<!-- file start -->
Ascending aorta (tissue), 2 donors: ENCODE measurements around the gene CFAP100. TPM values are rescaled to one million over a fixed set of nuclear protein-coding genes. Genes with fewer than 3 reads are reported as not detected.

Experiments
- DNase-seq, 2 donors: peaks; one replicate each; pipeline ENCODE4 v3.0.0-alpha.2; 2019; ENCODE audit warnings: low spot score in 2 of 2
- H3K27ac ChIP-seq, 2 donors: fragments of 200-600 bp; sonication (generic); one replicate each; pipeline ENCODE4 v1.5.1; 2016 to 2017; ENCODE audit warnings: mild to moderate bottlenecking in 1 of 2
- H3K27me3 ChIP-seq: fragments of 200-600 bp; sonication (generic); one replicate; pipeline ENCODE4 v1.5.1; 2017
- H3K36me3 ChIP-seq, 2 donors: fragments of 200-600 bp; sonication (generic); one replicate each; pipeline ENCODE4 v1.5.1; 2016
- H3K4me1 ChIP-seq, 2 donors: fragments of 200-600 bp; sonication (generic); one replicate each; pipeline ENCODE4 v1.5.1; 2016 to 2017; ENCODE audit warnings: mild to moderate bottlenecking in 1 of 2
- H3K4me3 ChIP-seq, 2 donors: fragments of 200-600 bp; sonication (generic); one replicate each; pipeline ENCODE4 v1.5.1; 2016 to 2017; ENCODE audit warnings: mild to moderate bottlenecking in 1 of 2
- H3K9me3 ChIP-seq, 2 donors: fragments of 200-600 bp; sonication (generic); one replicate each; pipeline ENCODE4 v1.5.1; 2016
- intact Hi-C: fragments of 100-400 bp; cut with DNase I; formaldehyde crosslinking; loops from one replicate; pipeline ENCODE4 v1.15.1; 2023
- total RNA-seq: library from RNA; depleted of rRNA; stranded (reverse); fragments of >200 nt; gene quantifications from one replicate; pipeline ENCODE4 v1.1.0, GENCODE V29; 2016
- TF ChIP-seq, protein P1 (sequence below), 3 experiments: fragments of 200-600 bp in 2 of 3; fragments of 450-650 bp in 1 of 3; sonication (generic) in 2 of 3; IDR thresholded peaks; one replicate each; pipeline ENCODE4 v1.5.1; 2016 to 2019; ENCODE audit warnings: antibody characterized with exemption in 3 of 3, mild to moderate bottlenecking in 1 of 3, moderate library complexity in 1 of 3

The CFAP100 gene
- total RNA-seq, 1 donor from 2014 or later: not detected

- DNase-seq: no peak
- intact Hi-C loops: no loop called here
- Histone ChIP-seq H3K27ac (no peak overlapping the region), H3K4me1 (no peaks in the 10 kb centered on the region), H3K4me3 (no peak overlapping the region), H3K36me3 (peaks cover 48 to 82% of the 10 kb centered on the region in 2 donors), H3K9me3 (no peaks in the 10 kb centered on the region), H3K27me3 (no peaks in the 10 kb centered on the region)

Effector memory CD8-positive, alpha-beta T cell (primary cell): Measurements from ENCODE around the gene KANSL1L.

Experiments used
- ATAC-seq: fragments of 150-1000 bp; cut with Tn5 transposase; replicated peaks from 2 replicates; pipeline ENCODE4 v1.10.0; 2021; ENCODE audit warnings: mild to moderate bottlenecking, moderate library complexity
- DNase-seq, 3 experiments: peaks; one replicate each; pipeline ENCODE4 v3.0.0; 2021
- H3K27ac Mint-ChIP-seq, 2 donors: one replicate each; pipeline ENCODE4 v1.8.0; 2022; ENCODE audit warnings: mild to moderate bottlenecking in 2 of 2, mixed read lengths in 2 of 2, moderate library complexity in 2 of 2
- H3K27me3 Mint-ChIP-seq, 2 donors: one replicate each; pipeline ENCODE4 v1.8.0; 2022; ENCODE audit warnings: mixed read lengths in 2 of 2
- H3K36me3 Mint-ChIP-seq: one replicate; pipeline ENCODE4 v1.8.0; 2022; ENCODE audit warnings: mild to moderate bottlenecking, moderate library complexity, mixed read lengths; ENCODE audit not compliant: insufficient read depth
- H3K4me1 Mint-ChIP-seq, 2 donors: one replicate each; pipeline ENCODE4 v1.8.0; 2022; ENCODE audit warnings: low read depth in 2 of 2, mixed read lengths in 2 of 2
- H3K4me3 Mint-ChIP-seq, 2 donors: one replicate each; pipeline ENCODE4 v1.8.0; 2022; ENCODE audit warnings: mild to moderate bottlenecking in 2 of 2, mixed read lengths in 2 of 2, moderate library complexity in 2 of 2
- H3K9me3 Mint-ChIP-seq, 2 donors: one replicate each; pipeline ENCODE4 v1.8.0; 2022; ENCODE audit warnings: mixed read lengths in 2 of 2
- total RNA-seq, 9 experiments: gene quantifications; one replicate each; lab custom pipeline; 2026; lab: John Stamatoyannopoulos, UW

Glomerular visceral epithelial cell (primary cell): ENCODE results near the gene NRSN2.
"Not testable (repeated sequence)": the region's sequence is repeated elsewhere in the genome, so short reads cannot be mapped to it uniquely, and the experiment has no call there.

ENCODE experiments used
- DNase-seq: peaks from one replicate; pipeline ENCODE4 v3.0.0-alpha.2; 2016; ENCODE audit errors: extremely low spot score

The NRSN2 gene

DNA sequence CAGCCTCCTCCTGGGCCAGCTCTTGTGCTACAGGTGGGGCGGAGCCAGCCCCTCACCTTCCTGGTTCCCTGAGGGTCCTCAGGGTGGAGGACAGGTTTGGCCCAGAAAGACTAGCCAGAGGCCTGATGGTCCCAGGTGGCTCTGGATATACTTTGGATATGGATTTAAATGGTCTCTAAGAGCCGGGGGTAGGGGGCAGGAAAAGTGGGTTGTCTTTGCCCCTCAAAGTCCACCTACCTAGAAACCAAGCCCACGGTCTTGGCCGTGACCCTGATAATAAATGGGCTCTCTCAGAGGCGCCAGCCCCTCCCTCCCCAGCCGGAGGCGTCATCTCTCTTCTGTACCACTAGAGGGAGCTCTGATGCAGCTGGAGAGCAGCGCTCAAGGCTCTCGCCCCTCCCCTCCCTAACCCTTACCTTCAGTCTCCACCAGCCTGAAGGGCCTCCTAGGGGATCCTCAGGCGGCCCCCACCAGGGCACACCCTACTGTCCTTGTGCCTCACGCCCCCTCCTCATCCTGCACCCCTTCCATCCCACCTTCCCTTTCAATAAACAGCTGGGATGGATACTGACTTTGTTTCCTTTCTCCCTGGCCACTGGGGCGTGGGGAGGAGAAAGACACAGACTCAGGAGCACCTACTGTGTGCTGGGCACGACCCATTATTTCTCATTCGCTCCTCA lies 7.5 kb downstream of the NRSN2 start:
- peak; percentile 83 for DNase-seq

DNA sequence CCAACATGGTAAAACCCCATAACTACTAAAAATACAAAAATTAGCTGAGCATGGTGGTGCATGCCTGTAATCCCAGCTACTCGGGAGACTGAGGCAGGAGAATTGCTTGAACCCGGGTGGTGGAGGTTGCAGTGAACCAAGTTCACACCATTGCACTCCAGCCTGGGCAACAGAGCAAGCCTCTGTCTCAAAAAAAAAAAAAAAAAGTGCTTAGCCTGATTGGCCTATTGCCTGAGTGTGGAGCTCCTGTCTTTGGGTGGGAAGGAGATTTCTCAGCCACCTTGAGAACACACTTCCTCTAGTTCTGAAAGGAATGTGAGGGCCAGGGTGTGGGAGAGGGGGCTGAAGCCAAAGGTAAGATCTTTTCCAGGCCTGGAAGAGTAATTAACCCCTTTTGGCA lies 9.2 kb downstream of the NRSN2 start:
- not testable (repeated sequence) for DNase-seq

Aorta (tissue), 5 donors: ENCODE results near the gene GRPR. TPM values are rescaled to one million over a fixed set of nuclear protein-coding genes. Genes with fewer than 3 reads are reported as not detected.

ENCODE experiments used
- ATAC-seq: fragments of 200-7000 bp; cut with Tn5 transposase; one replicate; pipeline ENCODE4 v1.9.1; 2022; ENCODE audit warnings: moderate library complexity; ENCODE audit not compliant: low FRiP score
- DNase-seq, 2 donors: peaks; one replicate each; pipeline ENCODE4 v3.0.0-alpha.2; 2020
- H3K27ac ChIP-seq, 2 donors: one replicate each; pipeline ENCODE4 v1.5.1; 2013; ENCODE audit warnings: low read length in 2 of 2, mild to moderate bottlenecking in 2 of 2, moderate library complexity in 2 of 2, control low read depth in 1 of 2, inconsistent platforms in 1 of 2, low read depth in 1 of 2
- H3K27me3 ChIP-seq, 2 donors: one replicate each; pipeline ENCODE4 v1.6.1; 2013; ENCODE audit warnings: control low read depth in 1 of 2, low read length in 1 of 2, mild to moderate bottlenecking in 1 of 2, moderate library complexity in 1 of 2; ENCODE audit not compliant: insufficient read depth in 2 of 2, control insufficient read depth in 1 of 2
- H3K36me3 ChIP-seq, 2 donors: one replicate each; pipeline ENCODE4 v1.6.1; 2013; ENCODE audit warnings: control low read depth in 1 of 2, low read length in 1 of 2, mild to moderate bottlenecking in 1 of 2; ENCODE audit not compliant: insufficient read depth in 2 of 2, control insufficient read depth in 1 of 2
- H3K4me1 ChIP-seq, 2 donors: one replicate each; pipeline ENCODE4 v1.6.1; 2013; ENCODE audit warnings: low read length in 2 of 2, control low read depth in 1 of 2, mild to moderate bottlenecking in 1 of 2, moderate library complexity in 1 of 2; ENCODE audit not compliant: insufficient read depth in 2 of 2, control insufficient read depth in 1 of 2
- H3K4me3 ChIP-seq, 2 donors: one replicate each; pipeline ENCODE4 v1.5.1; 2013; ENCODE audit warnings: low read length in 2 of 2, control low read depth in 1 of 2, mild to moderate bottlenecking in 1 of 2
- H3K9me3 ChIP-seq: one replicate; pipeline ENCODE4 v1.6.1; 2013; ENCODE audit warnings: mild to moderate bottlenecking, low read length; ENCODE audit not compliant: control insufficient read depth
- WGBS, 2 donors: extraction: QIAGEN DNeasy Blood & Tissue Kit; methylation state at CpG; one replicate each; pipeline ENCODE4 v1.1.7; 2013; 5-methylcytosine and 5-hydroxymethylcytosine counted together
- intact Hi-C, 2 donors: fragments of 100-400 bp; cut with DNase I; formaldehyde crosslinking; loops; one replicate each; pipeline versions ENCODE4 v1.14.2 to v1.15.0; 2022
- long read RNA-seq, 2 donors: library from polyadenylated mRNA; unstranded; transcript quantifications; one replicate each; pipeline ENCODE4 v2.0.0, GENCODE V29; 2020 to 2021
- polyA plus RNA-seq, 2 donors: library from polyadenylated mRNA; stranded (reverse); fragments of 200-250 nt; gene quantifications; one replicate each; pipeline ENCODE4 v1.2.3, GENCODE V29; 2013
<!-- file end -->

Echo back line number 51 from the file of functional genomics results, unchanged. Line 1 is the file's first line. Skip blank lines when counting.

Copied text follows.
- polyA plus RNA-seq, 2 donors: library from polyadenylated mRNA; stranded (reverse); fragments of 200-250 nt; gene quantifications; one replicate each; pipeline ENCODE4 v1.2.3, GENCODE V29; 2013